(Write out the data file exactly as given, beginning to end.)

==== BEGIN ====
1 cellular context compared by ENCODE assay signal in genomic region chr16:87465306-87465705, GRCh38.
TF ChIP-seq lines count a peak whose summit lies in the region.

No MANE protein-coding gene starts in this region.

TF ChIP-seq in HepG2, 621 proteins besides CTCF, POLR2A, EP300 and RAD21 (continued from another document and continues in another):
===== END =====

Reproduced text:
1 cellular context compared by ENCODE assay signal in genomic region chr16:87465306-87465705, GRCh38.
TF ChIP-seq lines count a peak whose summit lies in the region.

No MANE protein-coding gene starts in this region.

TF ChIP-seq in HepG2, 621 proteins besides CTCF, POLR2A, EP300 and RAD21 (continued from another document and continues in another):